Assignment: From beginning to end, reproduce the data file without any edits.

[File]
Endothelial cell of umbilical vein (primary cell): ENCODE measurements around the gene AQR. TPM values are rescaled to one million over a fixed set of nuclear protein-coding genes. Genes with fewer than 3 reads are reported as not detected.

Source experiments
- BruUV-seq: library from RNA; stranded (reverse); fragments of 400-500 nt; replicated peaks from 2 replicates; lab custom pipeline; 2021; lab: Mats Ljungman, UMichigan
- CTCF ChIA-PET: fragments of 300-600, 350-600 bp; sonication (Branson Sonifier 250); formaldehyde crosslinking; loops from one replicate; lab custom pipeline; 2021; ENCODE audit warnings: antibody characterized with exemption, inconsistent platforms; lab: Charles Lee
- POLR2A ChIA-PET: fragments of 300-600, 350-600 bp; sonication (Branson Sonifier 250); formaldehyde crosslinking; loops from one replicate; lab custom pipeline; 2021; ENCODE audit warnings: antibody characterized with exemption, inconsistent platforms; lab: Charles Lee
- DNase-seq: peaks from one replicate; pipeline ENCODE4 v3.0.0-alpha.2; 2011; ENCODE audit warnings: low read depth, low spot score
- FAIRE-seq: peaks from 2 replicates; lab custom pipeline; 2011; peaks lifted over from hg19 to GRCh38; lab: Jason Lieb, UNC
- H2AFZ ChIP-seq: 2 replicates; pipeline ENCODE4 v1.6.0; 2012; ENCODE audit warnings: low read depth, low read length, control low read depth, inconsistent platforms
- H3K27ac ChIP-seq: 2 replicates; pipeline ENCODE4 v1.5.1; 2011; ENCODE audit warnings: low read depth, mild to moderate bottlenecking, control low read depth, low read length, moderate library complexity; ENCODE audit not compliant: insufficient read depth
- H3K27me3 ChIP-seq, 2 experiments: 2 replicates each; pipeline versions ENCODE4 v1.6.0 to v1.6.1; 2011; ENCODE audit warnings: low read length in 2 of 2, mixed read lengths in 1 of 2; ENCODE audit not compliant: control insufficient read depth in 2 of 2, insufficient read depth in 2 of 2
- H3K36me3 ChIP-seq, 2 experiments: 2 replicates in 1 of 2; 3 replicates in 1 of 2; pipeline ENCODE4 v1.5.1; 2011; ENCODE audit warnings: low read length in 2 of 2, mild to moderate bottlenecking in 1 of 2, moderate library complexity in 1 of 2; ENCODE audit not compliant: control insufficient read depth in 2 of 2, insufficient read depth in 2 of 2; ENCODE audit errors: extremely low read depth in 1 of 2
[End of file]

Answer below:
Endothelial cell of umbilical vein (primary cell): ENCODE measurements around the gene AQR. TPM values are rescaled to one million over a fixed set of nuclear protein-coding genes. Genes with fewer than 3 reads are reported as not detected.

Source experiments
- BruUV-seq: library from RNA; stranded (reverse); fragments of 400-500 nt; replicated peaks from 2 replicates; lab custom pipeline; 2021; lab: Mats Ljungman, UMichigan
- CTCF ChIA-PET: fragments of 300-600, 350-600 bp; sonication (Branson Sonifier 250); formaldehyde crosslinking; loops from one replicate; lab custom pipeline; 2021; ENCODE audit warnings: antibody characterized with exemption, inconsistent platforms; lab: Charles Lee
- POLR2A ChIA-PET: fragments of 300-600, 350-600 bp; sonication (Branson Sonifier 250); formaldehyde crosslinking; loops from one replicate; lab custom pipeline; 2021; ENCODE audit warnings: antibody characterized with exemption, inconsistent platforms; lab: Charles Lee
- DNase-seq: peaks from one replicate; pipeline ENCODE4 v3.0.0-alpha.2; 2011; ENCODE audit warnings: low read depth, low spot score
- FAIRE-seq: peaks from 2 replicates; lab custom pipeline; 2011; peaks lifted over from hg19 to GRCh38; lab: Jason Lieb, UNC
- H2AFZ ChIP-seq: 2 replicates; pipeline ENCODE4 v1.6.0; 2012; ENCODE audit warnings: low read depth, low read length, control low read depth, inconsistent platforms
- H3K27ac ChIP-seq: 2 replicates; pipeline ENCODE4 v1.5.1; 2011; ENCODE audit warnings: low read depth, mild to moderate bottlenecking, control low read depth, low read length, moderate library complexity; ENCODE audit not compliant: insufficient read depth
- H3K27me3 ChIP-seq, 2 experiments: 2 replicates each; pipeline versions ENCODE4 v1.6.0 to v1.6.1; 2011; ENCODE audit warnings: low read length in 2 of 2, mixed read lengths in 1 of 2; ENCODE audit not compliant: control insufficient read depth in 2 of 2, insufficient read depth in 2 of 2
- H3K36me3 ChIP-seq, 2 experiments: 2 replicates in 1 of 2; 3 replicates in 1 of 2; pipeline ENCODE4 v1.5.1; 2011; ENCODE audit warnings: low read length in 2 of 2, mild to moderate bottlenecking in 1 of 2, moderate library complexity in 1 of 2; ENCODE audit not compliant: control insufficient read depth in 2 of 2, insufficient read depth in 2 of 2; ENCODE audit errors: extremely low read depth in 1 of 2